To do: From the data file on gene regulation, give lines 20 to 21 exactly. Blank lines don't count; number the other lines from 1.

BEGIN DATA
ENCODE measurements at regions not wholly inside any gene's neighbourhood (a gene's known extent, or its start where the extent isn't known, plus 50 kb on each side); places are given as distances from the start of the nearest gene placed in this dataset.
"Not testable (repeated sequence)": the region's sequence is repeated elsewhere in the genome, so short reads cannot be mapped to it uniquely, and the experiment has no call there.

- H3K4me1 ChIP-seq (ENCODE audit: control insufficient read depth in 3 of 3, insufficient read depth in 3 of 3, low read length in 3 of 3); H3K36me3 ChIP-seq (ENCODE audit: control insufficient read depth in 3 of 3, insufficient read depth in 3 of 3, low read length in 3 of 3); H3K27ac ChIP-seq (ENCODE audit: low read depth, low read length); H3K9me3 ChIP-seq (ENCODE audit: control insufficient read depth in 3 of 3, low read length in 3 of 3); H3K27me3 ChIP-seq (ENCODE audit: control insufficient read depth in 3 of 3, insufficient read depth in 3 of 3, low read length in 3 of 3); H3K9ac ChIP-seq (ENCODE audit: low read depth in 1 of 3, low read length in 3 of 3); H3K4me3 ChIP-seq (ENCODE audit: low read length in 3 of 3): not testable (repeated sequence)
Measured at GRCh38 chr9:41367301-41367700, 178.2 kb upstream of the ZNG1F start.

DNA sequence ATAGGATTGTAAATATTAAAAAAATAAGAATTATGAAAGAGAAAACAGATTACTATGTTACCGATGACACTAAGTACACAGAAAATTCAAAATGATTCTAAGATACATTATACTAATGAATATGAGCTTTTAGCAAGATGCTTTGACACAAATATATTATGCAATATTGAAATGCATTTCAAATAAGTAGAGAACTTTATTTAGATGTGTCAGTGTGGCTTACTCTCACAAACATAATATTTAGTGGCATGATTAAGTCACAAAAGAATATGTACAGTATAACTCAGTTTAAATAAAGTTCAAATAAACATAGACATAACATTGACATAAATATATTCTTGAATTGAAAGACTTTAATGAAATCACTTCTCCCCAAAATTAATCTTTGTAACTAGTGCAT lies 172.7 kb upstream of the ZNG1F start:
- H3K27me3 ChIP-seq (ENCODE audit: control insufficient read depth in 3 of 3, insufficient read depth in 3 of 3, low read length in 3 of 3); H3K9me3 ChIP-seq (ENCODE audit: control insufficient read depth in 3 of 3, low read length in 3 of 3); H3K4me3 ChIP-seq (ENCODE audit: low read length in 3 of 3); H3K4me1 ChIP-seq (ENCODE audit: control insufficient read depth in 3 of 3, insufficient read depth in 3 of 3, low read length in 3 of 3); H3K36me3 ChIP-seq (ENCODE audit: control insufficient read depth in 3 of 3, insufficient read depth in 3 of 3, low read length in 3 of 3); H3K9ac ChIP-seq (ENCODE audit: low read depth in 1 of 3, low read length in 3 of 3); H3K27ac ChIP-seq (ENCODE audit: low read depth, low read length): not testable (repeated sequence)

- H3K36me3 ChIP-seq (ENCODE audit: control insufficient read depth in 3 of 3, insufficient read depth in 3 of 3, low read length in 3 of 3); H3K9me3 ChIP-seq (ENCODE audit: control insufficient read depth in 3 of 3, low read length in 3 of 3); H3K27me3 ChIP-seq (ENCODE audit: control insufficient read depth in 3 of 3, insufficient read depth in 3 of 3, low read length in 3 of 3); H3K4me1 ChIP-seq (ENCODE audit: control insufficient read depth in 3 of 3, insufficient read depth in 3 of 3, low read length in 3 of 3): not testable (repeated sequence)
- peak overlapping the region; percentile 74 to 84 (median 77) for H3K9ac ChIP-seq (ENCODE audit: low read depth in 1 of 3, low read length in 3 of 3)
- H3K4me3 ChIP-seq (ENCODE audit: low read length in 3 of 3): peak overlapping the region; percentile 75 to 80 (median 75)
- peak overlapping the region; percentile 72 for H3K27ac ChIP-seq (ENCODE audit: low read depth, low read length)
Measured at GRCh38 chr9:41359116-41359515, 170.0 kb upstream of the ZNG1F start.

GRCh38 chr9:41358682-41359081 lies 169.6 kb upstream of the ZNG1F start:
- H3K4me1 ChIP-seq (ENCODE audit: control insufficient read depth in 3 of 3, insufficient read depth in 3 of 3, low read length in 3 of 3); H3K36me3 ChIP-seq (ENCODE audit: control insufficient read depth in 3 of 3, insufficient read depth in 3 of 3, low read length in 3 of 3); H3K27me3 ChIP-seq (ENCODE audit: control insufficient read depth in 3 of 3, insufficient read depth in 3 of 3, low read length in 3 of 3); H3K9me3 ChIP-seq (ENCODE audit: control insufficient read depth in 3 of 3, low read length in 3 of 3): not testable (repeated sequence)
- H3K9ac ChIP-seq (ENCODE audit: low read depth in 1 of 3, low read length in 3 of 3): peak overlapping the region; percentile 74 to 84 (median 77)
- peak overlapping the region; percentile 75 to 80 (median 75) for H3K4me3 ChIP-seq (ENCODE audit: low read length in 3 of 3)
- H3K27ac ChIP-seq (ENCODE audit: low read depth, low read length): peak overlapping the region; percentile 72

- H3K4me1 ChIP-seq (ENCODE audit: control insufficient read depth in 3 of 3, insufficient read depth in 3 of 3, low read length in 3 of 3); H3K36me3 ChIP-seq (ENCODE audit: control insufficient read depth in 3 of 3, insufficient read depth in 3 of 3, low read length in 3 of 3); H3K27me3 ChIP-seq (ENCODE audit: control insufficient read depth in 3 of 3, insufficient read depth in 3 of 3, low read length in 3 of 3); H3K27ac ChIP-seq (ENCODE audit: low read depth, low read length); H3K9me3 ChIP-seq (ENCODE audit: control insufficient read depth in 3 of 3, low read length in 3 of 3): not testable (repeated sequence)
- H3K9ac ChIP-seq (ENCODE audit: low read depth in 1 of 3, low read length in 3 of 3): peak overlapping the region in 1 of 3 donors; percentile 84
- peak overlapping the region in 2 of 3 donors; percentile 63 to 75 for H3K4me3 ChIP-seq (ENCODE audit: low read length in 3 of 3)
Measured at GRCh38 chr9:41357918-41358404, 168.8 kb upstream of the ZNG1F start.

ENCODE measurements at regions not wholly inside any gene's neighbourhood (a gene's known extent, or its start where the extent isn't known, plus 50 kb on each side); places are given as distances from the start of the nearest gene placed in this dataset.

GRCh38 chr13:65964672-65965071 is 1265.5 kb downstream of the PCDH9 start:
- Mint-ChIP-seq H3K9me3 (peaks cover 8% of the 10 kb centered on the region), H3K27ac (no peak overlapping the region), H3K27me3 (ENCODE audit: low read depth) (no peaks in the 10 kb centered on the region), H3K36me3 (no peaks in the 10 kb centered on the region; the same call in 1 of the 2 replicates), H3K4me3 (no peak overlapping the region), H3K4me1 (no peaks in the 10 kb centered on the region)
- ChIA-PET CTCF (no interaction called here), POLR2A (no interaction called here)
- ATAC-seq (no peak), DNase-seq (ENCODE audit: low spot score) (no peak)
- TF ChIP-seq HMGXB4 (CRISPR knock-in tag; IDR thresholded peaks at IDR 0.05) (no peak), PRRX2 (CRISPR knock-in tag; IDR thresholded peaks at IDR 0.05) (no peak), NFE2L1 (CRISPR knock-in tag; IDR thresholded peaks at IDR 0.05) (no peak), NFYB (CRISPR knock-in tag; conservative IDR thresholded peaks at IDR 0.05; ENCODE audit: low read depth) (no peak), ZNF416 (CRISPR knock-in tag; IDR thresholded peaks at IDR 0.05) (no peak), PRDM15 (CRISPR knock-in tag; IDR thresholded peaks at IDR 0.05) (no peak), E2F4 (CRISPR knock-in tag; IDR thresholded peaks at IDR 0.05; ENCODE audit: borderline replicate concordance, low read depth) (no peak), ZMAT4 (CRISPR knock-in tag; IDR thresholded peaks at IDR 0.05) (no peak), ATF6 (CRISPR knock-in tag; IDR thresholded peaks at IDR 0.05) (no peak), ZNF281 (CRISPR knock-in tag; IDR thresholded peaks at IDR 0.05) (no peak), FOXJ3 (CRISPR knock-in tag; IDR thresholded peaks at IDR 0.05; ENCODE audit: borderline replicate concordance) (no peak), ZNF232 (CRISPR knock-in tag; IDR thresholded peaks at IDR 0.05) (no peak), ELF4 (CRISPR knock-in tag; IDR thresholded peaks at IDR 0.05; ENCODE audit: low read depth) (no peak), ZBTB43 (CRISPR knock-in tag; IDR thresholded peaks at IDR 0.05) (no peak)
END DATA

Measured at GRCh38 chr9:41357918-41358404, 168.8 kb upstream of the ZNG1F start.

ENCODE measurements at regions not wholly inside any gene's neighbourhood (a gene's known extent, or its start where the extent isn't known, plus 50 kb on each side); places are given as distances from the start of the nearest gene placed in this dataset.